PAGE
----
Statistical analysis

We used descriptive statistics to portray the characteristics, medications, rates of procedures and outcomes of patients over time. Using χ2 analysis, we compared data from the first four years of the study (1996–1999) with the last quadrennial period (2003–2006) to reflect temporal changes.

Results

Temporal trends in patient characteristics

The demographic and comorbidity data of our population are detailed in Table 1. The mean age of our population was greater during the period 2003–2006 than during that of 1996–1999. Between the two periods, the prevalence of female patients increased significantly. Regarding the reported comorbid conditions, there was an increase in the prevalence of diabetes mellitus, dyslipidemia, malignancy, chronic renal failure and hypertension, and a decline in the prevalence of congestive heart disease and history of stroke or transient ischemic attack. Regarding acute complications of myocardial infarction, the prevalence of shock declined over time, while acute renal failure and arrhythmias were increasingly prevalent.

Table 1
Temporal trends in baseline characteristics of patients aged 80 years or older with acute myocardial infarction

Trends in procedure use

A total of 29 750 patients aged 80 years or older were admitted for a first acute myocardial infarction in Quebec between Mar. 30, 1996, and Mar. 30, 2007, of which 3683 (12.4%) underwent percutaneous coronary intervention within 30 days of the index acute myocardial infarction and 743 (2.5%) underwent coronary artery bypass graft within 90 days of their acute myocardial infarction. Among the 25 363 (85.3%) who underwent neither percutaneous coronary intervention nor coronary artery bypass graft within these delays, a total of 486 (1.9%) had a late revascularization procedure within the year after the first myocardial infarction. During the study period, rates of all cardiac procedures showed a significant increase (Figure 1). The largest increment was seen in the rate of percutaneous coronary intervention at 30 days which increase by 22.7% over that period. The use of early percutaneous coronary intervention performed on the same day or the day after the date of admission began to increase in 2001 and increased by 12.9% over the study period.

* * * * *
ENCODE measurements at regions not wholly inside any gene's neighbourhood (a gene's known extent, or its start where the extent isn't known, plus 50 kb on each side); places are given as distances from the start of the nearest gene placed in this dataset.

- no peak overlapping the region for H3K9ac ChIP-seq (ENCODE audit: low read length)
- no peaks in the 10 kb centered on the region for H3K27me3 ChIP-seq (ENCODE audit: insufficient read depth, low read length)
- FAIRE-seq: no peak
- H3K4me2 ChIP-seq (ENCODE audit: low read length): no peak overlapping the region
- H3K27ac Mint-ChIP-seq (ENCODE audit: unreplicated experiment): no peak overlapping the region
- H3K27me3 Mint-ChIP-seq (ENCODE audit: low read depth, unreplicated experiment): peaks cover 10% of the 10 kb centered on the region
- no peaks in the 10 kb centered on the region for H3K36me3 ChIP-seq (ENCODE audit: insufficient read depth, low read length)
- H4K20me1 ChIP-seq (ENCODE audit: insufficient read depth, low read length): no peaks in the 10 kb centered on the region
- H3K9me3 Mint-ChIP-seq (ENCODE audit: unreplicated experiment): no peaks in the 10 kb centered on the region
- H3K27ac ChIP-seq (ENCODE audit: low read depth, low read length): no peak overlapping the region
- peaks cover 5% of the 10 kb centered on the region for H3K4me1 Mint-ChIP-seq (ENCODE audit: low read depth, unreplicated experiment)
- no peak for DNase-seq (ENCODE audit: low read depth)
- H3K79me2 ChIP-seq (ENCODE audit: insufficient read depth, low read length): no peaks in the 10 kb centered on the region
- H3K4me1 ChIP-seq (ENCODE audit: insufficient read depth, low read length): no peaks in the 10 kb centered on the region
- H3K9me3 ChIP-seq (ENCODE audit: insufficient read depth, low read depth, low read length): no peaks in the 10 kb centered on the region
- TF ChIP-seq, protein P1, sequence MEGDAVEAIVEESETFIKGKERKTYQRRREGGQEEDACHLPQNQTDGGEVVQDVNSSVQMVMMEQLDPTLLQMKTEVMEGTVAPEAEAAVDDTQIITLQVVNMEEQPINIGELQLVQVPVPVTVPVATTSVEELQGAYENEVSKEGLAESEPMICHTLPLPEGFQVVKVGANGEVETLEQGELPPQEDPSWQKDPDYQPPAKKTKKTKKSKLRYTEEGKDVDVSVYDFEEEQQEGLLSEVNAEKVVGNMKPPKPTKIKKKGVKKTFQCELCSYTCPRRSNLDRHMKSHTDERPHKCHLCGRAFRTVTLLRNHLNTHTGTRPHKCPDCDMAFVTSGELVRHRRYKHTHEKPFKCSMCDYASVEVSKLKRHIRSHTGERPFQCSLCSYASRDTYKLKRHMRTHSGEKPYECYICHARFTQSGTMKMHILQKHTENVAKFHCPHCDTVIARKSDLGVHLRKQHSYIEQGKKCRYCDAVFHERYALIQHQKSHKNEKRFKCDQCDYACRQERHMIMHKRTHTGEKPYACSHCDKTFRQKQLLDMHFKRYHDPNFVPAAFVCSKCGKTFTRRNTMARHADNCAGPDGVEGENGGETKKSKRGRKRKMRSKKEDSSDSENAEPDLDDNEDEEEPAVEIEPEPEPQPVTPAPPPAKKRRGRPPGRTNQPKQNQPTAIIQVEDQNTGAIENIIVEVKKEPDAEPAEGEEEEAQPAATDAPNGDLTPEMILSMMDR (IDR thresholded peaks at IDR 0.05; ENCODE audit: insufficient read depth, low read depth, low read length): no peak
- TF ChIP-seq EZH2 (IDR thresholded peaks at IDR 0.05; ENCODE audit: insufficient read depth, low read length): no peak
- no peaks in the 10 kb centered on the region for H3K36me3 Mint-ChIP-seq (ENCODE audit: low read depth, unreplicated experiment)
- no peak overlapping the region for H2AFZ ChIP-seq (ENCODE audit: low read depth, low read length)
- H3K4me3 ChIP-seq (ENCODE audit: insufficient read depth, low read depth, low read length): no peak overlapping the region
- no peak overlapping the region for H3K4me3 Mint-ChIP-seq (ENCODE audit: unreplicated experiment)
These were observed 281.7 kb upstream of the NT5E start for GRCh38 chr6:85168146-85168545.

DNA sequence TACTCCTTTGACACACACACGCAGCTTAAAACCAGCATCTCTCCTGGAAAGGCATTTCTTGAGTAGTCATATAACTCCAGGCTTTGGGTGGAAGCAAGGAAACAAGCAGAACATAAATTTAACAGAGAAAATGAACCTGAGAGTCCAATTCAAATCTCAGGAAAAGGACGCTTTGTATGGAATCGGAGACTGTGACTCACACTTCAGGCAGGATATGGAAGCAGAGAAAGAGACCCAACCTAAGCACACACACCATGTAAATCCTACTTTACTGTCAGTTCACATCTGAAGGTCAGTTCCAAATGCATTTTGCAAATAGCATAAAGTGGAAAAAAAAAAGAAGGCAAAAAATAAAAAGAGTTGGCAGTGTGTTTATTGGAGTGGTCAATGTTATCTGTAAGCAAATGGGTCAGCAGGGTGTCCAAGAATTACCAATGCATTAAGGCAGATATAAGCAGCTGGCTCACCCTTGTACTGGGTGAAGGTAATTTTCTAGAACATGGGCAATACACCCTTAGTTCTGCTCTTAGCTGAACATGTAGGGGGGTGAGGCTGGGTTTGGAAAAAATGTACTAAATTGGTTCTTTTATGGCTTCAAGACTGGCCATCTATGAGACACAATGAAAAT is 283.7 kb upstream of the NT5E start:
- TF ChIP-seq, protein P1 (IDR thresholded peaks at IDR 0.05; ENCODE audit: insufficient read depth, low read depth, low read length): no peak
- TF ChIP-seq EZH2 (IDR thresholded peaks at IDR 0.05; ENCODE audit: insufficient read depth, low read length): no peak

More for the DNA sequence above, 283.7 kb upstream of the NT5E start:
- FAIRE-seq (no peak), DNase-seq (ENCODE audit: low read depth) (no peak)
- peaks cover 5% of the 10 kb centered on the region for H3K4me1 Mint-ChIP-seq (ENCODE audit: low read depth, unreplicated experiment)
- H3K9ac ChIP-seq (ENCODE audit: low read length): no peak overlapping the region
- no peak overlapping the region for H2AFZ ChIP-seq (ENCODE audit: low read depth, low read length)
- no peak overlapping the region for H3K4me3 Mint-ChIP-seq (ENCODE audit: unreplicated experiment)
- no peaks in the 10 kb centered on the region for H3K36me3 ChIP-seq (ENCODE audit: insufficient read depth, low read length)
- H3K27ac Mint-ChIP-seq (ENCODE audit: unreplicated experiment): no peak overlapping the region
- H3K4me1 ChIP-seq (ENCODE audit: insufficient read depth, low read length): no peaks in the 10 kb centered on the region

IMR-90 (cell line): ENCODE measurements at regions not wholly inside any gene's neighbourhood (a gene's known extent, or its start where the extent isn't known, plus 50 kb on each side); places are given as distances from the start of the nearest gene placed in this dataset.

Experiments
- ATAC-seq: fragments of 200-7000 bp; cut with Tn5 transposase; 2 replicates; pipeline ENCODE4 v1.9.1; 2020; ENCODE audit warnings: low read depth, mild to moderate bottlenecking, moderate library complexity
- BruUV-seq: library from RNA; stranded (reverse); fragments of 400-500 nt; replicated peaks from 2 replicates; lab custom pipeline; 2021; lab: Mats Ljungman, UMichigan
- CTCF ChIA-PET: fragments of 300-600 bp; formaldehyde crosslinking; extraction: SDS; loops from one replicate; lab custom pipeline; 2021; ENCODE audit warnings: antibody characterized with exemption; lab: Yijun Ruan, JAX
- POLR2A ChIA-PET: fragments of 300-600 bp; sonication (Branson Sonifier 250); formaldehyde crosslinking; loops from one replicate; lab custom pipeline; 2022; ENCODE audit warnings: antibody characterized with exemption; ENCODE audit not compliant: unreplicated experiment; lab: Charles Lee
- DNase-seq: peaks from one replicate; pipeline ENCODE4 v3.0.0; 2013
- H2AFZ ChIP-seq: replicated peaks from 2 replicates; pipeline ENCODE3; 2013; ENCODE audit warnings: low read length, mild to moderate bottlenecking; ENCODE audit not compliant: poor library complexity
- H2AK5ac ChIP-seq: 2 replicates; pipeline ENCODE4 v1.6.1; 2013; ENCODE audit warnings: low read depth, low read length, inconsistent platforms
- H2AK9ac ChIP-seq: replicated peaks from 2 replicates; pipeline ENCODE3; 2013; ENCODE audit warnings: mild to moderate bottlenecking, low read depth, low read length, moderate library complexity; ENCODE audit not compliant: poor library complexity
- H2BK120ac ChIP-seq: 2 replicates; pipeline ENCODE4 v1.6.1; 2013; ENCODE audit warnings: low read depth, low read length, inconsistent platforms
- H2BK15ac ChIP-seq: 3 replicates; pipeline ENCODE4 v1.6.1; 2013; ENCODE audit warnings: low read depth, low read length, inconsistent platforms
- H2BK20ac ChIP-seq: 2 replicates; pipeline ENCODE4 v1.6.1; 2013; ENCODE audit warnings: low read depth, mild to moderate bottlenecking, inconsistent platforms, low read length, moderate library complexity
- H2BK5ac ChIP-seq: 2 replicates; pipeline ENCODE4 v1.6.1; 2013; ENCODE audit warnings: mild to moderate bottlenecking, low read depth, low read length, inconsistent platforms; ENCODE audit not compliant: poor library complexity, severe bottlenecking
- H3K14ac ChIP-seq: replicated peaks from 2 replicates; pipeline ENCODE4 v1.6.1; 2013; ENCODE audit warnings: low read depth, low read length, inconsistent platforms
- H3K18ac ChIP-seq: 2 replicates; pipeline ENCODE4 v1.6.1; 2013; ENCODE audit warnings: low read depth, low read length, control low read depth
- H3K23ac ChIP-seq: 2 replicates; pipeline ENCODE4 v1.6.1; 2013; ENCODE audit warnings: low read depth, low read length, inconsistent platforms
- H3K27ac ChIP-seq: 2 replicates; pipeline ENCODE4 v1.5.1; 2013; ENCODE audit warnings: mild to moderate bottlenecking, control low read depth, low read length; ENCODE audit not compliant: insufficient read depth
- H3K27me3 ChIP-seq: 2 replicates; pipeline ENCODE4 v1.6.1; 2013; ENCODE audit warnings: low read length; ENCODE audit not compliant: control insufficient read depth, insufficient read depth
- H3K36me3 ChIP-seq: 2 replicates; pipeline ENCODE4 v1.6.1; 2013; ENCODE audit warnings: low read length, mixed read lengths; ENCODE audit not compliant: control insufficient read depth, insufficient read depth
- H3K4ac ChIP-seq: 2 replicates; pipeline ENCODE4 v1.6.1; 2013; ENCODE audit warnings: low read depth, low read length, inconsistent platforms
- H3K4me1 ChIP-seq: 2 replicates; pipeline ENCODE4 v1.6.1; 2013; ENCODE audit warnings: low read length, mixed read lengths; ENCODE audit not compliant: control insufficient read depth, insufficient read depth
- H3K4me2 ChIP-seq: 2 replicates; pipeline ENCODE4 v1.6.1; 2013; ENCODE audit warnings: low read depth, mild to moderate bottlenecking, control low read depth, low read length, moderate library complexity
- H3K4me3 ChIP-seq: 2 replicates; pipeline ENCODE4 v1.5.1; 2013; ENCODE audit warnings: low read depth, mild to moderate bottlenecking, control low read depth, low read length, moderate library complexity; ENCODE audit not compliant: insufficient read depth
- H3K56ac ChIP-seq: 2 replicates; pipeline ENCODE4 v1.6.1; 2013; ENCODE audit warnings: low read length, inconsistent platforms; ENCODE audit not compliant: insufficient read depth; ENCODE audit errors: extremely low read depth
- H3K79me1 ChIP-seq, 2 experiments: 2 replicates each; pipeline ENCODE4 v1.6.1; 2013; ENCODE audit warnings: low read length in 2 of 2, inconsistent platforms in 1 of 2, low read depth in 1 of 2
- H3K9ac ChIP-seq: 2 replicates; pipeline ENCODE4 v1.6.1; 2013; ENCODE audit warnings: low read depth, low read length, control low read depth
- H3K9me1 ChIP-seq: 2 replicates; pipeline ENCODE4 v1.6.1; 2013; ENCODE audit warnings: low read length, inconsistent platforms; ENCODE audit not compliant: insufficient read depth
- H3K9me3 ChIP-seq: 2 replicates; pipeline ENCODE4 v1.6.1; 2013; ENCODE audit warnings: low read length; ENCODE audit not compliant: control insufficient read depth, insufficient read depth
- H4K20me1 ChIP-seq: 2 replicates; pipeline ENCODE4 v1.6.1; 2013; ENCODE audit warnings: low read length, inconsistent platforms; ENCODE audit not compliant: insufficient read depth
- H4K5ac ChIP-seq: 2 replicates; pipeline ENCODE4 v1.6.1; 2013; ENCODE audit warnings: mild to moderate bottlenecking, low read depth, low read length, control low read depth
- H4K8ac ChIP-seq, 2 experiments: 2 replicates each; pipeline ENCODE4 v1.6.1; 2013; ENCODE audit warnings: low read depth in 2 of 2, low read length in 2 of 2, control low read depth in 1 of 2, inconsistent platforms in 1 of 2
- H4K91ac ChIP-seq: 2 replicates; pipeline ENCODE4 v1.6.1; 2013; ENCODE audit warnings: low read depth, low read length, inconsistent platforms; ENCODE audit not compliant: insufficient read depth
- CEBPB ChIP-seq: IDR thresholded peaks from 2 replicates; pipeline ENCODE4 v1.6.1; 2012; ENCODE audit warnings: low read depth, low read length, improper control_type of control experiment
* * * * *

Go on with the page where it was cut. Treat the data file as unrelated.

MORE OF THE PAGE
Figure 1
Temporal trends in procedure use after acute myocardial infarction in patients aged 80 years or older. Note: PCI 30d = percutaneous coronary intervention performed within 30 days after acute myocardial infarction (including PCI1d); CABG 90d = coronary ...

Trends in prescribing

The prevalence of patients being prescribed angiotensin-converting enzyme inhibitors or angiotensin-receptor antagonists, anti-platelet agents (acetylsalicylic acid, clopidogrel or ticlopidine), β-blockers and statins at 30 days after their discharge from hospital was significantly greater during the last period (2003–2006) than at the beginning of the study (1996–1999) (p < 0.001 for all medications) (Table 2).

Table 2
Temporal changes in prescriptions at 30 days after discharge from hospital of patients aged 80 years or older who had experienced acute myocardial infarction

Outcomes